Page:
Trypsin digestion and analysis by mass spectrometry—Only spots that differed significantly between control and diseased dog groups and by at least 2-fold were selected for mass spectrometry analysis. Protein in-gel digestion for each selected spot was processed after manual protein spot excision with a 1.5-mm-diameter spot cutterf into a siliconized microcentrifuge tube. Each selected spot was visually assessed to compare the altered mitochondrial protein expression between control and diseased dog groups. A protein in-gel digestion kitg was used for digestion of protein spots according to recommendations of the manufacturer. Prepared samples were analyzed by MALDI-TOF mass spectrometry with the use of a biospectrometry workstation.h External calibration of the biospectrometry workstation was performed with human angiotensin Ii that had a mass average of 1,297.50 daltons and bovine insulinj that had a mass average of 5,734.60 daltons.

Each protein spot was run 3 times in the MALDI-TOF spectrometer. Mass spectral data for each protein were compared with protein databases to achieve protein identification. For protein identification, 3 Web sites were searched.18–20 The monoisotopic peptide masses were searched in a protein database.21 A peptide mass tolerance of 1 dalton was allowed for all Web site databases. Mitochondrial protein spots not identified by MALDI-TOF mass spectrometry were analyzed by QqTOF mass spectrometry with an orthogonal accelerator.h

Results

Within the narrow pH gradients of canine heart mitochondrial samples (which ranged between 3 to 6, 5 to 8, and 7 to 10) a total of 1,528 protein spots were revealed. Mitochondrial protein spots had a molecular mass and pI that ranged between 10.0 to 110 kd and 3.0 to 10.0, respectively. Most mitochondrial proteins were concentrated in a molecular mass range of 20 to 40 kd and pI range of 5.87 to 6.68 (Figures 1 and 2). For tissue specimens from each dog, triplicate gels were run resulting in a mean ± SD number for matched mitochondrial protein spots in tissue specimens of 345 ± 29 for control dogs, 355 ± 29 for dogs with naturally occurring DCM, and 356 ± 28 for dogs with induced DCM. Within each group, no significant qualitative changes in mitochondrial protein expression among gels or dogs or between matched fresh and frozen heart tissues were found. However, significant differences in protein expression were found among tissue specimens from each of the 3 groups. Expression analysis revealed 40 protein spots in tissue specimens from control dogs with a mean expression value that was significantly different by at least 2-fold in tissue specimens from dogs with induced or naturally occurring DCM. Analysis by MALDI-TOF mass spectrometry was performed on the 40 protein spots. Six of 40 mitochondrial protein spots were further analyzed by QqTOF mass spectrometry to obtain their identity. The distribution of molecular mass and pI values for these altered protein spots ranged from 13.79 to 102.09 kd and 4.2 to 8.31, respectively. Altered heart mitochondrial protein spots were mainly related with oxidative phosphorylation (55%), energy (15%), metabolism (12.5%), DNA and RNA protein synthesis (7.5%), protein targeting (5%), transport (2.5%), and signaling (2.5%). Tissue specimens from dogs with induced or naturally occurring DCM had a proportional number of altered mitochondrial protein spots according to function but different identity and protein expression patterns. Three of 6 mitochondrial protein spots involved in primary energy function were found in tissue specimens from dogs with induced DCM and dogs with naturally occurring DCM; in dogs with naturally occurring DCM, this included the downregulation of malate dehydrogenase (Figure 3) and cytochrome P450 11B2, which were identified with a match of 3 and 4 peptides and sequence coverage of 17.9% and 13%, respectively. In addition, upregulation of MnSOD was also observed in tissue specimens from dogs with naturally occurring DCM (Table 1). Manganese superoxide dismutase was identified with 1 peptide, 179-AIWNVINWENVTER-192, by use of QqTOF mass spectrometry.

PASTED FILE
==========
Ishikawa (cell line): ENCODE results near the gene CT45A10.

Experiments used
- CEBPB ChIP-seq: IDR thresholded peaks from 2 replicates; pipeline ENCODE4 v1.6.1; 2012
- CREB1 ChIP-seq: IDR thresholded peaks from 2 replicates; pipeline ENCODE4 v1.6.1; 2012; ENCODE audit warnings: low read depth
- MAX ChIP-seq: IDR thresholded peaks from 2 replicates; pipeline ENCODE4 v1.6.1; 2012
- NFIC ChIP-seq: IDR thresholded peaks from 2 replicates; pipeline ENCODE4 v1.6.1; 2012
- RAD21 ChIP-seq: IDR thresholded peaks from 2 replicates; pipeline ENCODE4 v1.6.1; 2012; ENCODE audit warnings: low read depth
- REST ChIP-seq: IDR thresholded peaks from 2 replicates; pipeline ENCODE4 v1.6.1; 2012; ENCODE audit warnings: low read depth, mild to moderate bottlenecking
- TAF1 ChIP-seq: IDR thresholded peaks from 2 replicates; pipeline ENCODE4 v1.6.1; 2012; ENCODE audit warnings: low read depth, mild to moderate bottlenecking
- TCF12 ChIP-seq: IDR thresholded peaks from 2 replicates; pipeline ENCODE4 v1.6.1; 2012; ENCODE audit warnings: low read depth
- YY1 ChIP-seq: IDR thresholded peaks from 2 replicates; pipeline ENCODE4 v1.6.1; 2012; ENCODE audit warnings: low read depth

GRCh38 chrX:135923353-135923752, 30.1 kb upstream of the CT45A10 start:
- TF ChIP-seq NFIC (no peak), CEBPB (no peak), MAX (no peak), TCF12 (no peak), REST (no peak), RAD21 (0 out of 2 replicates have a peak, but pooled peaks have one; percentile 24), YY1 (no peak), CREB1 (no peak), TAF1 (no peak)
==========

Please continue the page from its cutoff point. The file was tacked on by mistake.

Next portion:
Table 1—